The Early Years
My earliest childhood memories are amazing in detail and vivid clarity. They remain with me sixty years later. I was born on the Sandia military base in Albuquerque, New Mexico. I remember swimming in the base pool. I remember riding on the back of my dad’s motor scooter without shoes on. One time I scraped my ankle on a protrusion on the side of the scooter and had to have stitches. I remember the doctor working on my ankle with bandages and sewing up the cut. This all happened when I was three years old. I remember going with my dad to the military salvage yard where all manner of surplus electronics was available for fifteen cents a pound. I remember running through the permanent irrigation sprinklers that were in the yards of the base housing. I remember the time that my dad let me ride on a carriage assembly that was fixed to a spinning pipe garage door opener that he had designed for my grandparents’ garage.
My young formative years were the crucial instillation of a belief system which emphasized that I am a normal person with normal experiences and normal aspirations. I have no memory of ever being told that I am Blind, or that there were things that I couldn’t do. As I grew older I would play with other children my age and get into all kinds of scrapes and fun. We built tree houses, jumped off of the deck of our unfinished Minnesota house, and went sliding on sleds in the winter utilizing a trail that started in the woods and crossed two roads before ending up in another section of woods. None of the children that I played with had any caution or attempted to protect me from anything that they weren’t involved in themselves.
The Intersection of False Reality with True Reality
In second grade I encountered my first experience with blatant discrimination. My second grade teacher totally ignored me for the first week of class. I learned later that the teacher made a statement that “I will not teach a Blind person.” At the time, I recall being taken out of the public school and sent to live with my grandparents so that I could attend a school in Minneapolis where there was a special education program.
Even though I had been learning Braille in first grade (taught by my mother), I never viewed myself as different or being excluded in the classroom. I read aloud when called upon to do so, wrote my assignments in Braille when asked to write and did all the activities required of a first grader.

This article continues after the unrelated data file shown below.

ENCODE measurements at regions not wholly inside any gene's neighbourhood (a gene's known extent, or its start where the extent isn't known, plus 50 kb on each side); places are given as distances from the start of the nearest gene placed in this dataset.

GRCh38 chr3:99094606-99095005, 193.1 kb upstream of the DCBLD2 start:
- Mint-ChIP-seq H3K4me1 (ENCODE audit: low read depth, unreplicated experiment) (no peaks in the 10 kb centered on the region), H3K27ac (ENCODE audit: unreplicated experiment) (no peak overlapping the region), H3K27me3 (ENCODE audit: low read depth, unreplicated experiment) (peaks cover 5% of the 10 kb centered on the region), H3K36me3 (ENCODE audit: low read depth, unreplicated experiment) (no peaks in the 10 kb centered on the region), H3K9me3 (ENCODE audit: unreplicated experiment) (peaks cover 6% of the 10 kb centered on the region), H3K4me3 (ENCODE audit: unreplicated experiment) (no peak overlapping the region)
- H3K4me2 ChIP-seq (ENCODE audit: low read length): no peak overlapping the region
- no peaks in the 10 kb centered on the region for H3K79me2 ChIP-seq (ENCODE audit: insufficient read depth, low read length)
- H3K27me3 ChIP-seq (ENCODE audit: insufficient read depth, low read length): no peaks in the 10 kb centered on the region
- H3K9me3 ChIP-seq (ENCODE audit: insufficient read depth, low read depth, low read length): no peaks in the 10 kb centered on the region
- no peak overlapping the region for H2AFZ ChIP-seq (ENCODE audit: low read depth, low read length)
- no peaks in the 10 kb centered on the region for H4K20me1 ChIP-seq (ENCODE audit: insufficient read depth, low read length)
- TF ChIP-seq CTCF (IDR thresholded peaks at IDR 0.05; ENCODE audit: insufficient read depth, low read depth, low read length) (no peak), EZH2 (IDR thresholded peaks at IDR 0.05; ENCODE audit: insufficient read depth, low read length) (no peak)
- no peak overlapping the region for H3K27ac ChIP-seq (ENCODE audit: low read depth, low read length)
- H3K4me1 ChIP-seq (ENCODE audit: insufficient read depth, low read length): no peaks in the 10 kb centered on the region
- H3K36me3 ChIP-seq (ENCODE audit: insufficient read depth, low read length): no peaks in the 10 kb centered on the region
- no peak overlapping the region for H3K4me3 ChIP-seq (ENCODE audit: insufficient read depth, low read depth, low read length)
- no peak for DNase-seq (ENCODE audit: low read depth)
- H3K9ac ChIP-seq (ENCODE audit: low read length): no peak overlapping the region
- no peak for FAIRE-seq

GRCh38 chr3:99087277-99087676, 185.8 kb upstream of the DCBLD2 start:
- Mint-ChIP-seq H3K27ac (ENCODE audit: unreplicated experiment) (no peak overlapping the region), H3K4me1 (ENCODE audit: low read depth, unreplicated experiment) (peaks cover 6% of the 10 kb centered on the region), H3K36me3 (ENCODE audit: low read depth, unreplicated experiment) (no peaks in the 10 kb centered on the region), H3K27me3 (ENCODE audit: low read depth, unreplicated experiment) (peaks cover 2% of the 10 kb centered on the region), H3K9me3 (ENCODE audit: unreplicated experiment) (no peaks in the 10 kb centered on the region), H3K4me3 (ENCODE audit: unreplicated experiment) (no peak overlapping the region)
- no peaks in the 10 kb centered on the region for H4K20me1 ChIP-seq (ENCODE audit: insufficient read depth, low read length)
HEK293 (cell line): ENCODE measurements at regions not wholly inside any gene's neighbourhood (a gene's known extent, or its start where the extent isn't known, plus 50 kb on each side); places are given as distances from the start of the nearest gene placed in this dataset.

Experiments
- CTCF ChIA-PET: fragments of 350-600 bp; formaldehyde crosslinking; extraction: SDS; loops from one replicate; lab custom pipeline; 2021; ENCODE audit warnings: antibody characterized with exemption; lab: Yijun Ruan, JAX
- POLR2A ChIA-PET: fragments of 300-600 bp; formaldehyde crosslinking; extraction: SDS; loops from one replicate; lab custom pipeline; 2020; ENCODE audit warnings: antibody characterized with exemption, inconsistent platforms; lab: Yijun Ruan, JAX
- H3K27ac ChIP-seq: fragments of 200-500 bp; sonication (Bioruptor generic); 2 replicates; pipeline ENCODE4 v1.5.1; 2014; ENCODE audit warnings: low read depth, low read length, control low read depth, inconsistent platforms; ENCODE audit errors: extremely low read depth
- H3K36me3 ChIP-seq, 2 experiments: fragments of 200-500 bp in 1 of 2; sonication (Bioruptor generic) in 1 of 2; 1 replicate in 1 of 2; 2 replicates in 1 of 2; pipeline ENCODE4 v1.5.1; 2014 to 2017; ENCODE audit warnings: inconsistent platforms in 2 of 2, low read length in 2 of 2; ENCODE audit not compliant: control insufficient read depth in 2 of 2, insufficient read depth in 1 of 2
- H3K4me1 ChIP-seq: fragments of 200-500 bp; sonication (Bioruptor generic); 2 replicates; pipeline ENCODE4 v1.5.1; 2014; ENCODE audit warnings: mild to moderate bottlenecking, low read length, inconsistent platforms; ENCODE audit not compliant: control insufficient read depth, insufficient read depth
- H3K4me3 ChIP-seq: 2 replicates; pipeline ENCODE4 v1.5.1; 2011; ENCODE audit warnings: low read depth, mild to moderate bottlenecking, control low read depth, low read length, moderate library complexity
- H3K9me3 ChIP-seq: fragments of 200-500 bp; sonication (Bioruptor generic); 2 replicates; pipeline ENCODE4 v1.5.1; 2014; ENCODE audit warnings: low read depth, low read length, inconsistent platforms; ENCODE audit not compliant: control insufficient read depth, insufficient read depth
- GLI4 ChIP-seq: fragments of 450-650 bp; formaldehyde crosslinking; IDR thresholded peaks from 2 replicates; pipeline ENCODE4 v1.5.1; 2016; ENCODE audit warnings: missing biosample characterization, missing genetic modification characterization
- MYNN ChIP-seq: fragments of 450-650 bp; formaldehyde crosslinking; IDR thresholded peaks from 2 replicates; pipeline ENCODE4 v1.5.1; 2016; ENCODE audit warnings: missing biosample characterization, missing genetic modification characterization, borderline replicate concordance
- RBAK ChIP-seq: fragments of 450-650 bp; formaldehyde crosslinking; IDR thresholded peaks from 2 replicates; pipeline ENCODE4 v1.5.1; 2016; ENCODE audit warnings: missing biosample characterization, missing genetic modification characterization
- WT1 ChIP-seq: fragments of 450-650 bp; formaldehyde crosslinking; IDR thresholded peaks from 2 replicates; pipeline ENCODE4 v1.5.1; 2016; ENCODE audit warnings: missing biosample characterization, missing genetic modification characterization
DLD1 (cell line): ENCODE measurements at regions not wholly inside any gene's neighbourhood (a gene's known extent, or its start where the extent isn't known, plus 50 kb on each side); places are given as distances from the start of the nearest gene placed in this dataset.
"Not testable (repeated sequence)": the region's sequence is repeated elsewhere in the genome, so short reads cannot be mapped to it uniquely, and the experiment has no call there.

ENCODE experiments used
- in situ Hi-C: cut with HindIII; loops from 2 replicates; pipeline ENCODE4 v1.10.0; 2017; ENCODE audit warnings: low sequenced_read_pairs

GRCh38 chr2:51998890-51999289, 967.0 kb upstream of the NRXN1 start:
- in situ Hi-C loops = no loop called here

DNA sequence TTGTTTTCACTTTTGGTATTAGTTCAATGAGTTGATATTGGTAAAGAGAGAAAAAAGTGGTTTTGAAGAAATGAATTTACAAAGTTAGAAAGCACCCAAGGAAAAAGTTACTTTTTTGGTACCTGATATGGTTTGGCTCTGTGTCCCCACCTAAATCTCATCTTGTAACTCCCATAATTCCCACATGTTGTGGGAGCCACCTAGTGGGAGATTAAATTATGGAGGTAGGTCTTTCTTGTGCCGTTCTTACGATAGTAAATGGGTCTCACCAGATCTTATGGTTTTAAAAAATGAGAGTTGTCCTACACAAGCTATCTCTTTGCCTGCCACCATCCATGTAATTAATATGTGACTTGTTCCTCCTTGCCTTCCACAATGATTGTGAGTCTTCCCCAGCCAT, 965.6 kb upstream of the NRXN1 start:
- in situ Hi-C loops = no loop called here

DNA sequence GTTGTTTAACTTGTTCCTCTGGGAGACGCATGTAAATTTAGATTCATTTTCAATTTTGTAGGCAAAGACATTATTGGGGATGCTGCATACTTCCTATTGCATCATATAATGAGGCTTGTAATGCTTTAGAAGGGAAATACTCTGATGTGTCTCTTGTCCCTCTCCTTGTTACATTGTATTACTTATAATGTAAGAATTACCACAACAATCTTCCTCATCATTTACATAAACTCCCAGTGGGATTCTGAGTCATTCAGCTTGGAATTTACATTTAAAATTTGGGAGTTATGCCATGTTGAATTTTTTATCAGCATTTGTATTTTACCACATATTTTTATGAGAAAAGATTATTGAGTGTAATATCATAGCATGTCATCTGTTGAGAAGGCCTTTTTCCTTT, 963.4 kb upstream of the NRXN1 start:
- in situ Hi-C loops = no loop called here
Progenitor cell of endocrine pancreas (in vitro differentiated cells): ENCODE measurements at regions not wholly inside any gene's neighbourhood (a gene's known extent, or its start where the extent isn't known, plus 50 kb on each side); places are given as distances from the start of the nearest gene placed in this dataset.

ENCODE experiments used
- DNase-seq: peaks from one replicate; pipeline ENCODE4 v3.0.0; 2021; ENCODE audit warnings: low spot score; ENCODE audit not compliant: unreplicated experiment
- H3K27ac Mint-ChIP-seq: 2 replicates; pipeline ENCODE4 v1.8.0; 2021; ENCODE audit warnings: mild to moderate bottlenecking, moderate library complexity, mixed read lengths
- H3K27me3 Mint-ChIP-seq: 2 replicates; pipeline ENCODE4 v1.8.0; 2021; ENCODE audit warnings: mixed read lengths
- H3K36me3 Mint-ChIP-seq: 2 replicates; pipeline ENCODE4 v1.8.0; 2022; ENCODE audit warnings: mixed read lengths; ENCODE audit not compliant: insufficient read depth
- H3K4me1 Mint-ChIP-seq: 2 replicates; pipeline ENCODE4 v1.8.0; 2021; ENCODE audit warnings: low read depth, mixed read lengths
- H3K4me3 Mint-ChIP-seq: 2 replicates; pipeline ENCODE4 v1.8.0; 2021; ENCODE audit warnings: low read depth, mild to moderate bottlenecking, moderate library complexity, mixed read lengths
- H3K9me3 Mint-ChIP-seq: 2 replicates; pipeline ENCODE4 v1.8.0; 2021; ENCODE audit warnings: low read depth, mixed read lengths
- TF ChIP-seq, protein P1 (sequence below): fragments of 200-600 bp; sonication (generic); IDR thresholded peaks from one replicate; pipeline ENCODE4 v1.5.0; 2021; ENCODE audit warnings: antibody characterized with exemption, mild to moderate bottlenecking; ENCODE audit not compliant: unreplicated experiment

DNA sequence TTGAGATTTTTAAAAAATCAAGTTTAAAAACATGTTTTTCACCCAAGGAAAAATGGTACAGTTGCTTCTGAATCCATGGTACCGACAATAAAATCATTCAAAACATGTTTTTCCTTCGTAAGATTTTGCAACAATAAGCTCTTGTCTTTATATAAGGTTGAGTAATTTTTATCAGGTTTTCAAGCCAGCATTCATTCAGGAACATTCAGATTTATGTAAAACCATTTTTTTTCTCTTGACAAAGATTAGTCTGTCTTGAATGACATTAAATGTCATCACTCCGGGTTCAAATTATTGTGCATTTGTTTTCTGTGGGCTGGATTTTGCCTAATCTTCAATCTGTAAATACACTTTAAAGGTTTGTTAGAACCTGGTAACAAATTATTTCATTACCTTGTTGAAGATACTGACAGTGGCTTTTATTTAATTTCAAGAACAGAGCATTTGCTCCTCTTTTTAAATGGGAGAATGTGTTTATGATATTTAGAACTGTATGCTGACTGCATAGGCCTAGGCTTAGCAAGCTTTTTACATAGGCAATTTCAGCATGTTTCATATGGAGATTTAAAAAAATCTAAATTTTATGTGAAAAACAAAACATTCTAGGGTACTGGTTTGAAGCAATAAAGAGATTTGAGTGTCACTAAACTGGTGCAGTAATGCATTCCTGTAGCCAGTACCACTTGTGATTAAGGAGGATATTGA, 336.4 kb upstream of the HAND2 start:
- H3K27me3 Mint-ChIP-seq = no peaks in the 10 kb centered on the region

This is a key life lesson reinforced by the values of children at play. The interruption that placed me on a path of searching for equality was initiated by the actions of an individual whose life experience was most likely reinforced through fear. This individual possessed extreme power to effect my life at that time, the consequences were rippling and extreme. For no rational reason, I was
• uprooted from my parents and sibling,
• sent to live 80 miles from home,
• blocked from keeping up friendships that I had established,
• made to experience feelings of unworthiness.
My grandparents meant well, but they were not my parents. This truth coupled with the fact that my grandparents had so much fear of me interacting with other people that they protected me from playing with children. I went from growing up with my peers to living with two people who were in a totally different life experience.
It was so wonderful two years later when a special education program was started in my home- town (largely due to the efforts of my parents.) As I grew to adulthood, I began to become more resilient and achieve the former confidence that I had developed as a young child. I learned my strengths and weaknesses and began to find my place in society. The key for me was being inte- grated and mainstreamed into society. There was no separation. I was held to the same standards of my peers.
The Goal Path
After forty years of marriage, adopting four children, several computer jobs, and lots of school years, I am ready to settle down and execute on some life goals. The foundation is in place. I have a superb business partner who complements my weaknesses with strengths in so many areas. I have a passion for breaking down the barriers that keep Blind people from living the lives we want. I have the knowledge that computer science, software development, technology, science, mathematics and physics are areas that Blind people can excel in given the proper foundation and support. I have a passion about preserving the skill of Braille so that all Blind people who cannot read print can be equally avid readers as any sighted person. I have the foundation and knowledge that Blind people can read print and diagrams through the use of technology. I have the strong belief that the sighted and Blind working together create a most powerful collaboration. I have the will and the desire to move the needle positive on the 80% unemployment rate for Blind persons.
Through the formation and building of businesses both for profit and nonprofit I intend to build a foundation that will enable the opportunities for Blind people to excel in Science, Technology, Engineering and Mathematics (STEM). I have one scholastic piece that I need to complete which is an MBA so that I have the foundation to achieve the business planning and management aspects of creating and building multiple business efforts. I am currently involved in the building of a for-profit and two nonprofit businesses.
Squaring The Circle
It is a truism that one cannot solve squaring the circle geometrically. In other words, in order to have the same area of a given circle be available in a square of that circle, one must change the impossible to possible. When the outline of the circle is created, the inner space must be filled with all the activities that will make the circle complete. My life goal is to make the impossible possible and thus rewrite the beliefs that stand in the way of possibility.